it briefly enters PROBE_RTT to cut inflight to a minimum value to re-probe
 the path's two-way propagation delay (min_rtt). When exiting PROBE_RTT, if
 we estimated that we reached the full bw of the pipe then we enter PROBE_BW;
 otherwise we enter STARTUP to try to fill the pipe.

BBRv2 is based on the same state machine. The new behavior is illustrated in slides 20–26 of the IETF-104 presentation, see under "References" below.

Implementation

Linux kernel TCP implementation

...

BBR exports its bandwidth and RTT estimates using the getsockopt(TCP_CC_INFO) interface, see struct tcp_bbr_info . User-space applications can use this information as hints for adapting their use of a given connection, e.g. by selecting appropriate audio or video encodings.

Other implementations

...

BBRv2

An "alpha/preview" version of BBRv2 is available under a "v2alpha" branch on GitHub. An implementation of BBRv2 for QUIC is included in the Chromium source as bbr2_sender.cc and bbr2_sender.h.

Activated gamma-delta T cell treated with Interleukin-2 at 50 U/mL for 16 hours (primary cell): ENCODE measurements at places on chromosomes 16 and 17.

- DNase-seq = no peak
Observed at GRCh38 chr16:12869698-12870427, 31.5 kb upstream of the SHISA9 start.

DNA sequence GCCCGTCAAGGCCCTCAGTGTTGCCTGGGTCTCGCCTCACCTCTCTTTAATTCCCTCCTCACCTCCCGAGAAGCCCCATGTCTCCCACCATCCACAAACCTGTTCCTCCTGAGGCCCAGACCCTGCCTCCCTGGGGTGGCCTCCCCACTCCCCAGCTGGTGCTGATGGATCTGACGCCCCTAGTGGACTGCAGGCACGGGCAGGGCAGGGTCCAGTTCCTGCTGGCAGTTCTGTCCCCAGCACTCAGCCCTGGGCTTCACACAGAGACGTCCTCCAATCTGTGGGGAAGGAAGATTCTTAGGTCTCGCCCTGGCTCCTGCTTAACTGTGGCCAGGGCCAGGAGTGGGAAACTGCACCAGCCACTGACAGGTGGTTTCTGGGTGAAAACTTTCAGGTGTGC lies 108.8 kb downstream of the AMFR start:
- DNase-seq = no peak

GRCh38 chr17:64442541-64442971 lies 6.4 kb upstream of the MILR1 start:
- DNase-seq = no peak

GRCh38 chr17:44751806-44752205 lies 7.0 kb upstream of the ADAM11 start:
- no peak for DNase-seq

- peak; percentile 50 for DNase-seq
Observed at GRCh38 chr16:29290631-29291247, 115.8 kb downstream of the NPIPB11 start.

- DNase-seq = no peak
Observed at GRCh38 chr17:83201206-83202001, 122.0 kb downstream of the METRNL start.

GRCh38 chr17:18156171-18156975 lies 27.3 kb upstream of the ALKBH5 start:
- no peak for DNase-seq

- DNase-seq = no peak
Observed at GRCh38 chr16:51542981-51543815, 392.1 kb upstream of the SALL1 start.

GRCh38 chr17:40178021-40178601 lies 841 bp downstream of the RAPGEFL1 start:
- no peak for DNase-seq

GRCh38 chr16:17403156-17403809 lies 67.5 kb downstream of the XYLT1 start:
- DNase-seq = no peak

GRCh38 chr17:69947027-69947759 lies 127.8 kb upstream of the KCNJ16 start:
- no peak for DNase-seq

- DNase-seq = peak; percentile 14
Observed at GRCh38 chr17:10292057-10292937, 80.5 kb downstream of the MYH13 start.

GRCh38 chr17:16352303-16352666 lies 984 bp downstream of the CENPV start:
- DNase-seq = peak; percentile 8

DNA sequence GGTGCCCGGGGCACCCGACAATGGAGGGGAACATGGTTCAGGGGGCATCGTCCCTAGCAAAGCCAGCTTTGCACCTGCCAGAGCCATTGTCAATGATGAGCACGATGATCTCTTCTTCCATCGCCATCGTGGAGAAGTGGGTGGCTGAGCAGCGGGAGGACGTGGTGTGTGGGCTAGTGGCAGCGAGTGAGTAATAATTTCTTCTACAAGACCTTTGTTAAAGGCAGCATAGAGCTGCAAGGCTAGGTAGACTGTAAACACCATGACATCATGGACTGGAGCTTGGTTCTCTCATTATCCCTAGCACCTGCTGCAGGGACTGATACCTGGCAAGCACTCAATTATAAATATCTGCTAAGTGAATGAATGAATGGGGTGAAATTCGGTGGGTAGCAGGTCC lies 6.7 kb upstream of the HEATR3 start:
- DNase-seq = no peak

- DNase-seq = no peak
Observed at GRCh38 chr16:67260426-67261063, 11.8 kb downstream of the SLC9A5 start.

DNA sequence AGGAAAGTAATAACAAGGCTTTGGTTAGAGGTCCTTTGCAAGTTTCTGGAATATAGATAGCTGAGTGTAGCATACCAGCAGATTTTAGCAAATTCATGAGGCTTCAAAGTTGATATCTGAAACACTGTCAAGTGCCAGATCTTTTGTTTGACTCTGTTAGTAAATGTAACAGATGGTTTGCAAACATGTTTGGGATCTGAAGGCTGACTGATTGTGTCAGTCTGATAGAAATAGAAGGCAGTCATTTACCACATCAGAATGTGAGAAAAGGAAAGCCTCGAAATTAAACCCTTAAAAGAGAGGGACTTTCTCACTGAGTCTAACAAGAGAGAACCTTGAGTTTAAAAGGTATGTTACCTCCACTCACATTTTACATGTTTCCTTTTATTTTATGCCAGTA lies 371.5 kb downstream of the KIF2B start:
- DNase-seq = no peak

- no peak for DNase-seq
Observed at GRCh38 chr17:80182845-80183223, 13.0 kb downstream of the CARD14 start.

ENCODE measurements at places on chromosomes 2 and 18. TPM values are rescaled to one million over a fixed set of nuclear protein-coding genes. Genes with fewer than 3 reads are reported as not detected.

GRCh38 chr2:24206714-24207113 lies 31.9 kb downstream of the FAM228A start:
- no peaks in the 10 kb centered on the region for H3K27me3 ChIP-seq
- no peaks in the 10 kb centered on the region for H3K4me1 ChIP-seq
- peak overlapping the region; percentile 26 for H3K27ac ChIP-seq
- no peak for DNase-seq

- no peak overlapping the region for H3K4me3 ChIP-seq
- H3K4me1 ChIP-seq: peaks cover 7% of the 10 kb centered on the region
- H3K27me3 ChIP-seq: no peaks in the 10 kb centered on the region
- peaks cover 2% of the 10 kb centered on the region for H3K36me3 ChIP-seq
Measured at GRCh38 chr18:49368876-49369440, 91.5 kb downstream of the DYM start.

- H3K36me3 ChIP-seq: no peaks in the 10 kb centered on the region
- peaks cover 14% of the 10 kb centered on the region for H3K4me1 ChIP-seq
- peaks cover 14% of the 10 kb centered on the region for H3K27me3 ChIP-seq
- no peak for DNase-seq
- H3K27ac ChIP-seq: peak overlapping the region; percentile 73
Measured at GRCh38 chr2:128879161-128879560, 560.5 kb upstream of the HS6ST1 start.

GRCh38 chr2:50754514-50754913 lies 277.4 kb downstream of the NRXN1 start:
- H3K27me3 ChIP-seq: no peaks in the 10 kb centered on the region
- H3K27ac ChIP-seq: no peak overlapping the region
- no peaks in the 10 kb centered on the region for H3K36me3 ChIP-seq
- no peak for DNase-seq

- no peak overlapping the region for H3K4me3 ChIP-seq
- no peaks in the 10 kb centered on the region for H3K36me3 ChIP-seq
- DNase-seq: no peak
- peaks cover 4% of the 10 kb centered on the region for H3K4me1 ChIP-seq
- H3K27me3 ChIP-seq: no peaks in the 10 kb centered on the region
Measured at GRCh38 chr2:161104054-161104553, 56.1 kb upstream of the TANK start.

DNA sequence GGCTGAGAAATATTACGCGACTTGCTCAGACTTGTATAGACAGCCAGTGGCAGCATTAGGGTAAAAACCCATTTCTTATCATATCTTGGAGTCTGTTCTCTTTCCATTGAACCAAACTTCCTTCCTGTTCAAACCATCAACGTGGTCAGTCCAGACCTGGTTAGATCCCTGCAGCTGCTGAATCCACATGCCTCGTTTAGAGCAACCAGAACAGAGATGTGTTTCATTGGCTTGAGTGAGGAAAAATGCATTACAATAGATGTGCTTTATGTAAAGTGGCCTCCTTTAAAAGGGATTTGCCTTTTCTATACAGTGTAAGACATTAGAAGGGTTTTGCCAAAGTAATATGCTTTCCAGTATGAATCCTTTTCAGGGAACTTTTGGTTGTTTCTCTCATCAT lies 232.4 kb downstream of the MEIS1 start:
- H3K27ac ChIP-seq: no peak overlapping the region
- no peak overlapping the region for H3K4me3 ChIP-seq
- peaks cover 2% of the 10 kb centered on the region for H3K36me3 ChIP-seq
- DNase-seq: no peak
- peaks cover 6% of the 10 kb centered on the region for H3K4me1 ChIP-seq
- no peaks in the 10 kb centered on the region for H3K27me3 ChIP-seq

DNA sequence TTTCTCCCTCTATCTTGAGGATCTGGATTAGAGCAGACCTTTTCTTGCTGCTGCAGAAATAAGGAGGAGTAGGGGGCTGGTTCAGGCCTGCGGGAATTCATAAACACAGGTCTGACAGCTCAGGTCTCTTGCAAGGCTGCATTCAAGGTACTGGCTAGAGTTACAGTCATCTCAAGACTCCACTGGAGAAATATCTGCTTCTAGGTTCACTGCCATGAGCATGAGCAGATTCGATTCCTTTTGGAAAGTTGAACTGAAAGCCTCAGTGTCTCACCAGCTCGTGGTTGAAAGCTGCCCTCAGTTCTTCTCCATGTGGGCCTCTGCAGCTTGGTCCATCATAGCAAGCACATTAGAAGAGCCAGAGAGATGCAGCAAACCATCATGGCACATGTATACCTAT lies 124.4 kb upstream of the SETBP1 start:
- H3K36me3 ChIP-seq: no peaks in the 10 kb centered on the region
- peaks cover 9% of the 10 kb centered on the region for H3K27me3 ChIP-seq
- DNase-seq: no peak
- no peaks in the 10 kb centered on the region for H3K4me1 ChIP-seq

Other implementations

Netflix is working on an implementation of BBR for FreeBSD. BBR has also been implemented for QUIC (including BBRv2, see above), and is in active use on Google's servers. Mark Claypool has written an implementation of BBR for ns-3, a popular network simulator.

...

  • BBR Congestion Control Development, Google Groups, last accessed February 2019, mailing list with overview page full of pointers
  • BBR: Congestion-Based Congestion Control, ACM Queue, Vol. 14 No. 5, September-October 2016 (HTML/PDF)
  • tcp_bbr: add BBR congestion control, N. Cardwell, V. Jacobson, Y. Cheng, N. Dukkipati, E. Dumazet, S. Yeganeh, commit 0f8782ea14974ce992618b55f0c041ef43ed0b78, Linus Torvalds's Linux Git tree, September 2016
  • draft-cardwell-iccrg-bbr-congestion-control-00, BBR Congestion Control, Neal Cardwell, Yuchung Cheng, Soheil Hassas Yeganeh, Van Jacobson, July 2017
  • draft-cheng-iccrg-delivery-rate-estimation-00, Delivery Rate Estimation, Yuchung Cheng, Neal Cardwell, Soheil Hassas Yeganeh, Van Jacobson, July 2017
  • A Quick Look at TCP BBR, D. Taht, blog post, 19 September 2016
  • Making Linux TCP Fast, Y. Cheng, N. Cardwell, netdevconf 1.2, October 2016, (abstractvideo)
  • TCP BBR Quick-Start: Building and Running TCP BBR on Google Compute Engine, N. Cardwell, October 2016 (last accessed)
  • BBR Congestion Control, N. Cardwell, Y. Cheng, Presentation to ICCRG at IETF 97, Seoul, November 2016 (video, starting ~57'00"slides)
  • BBR congestion control, J. Corbet, LWN.net, September 2016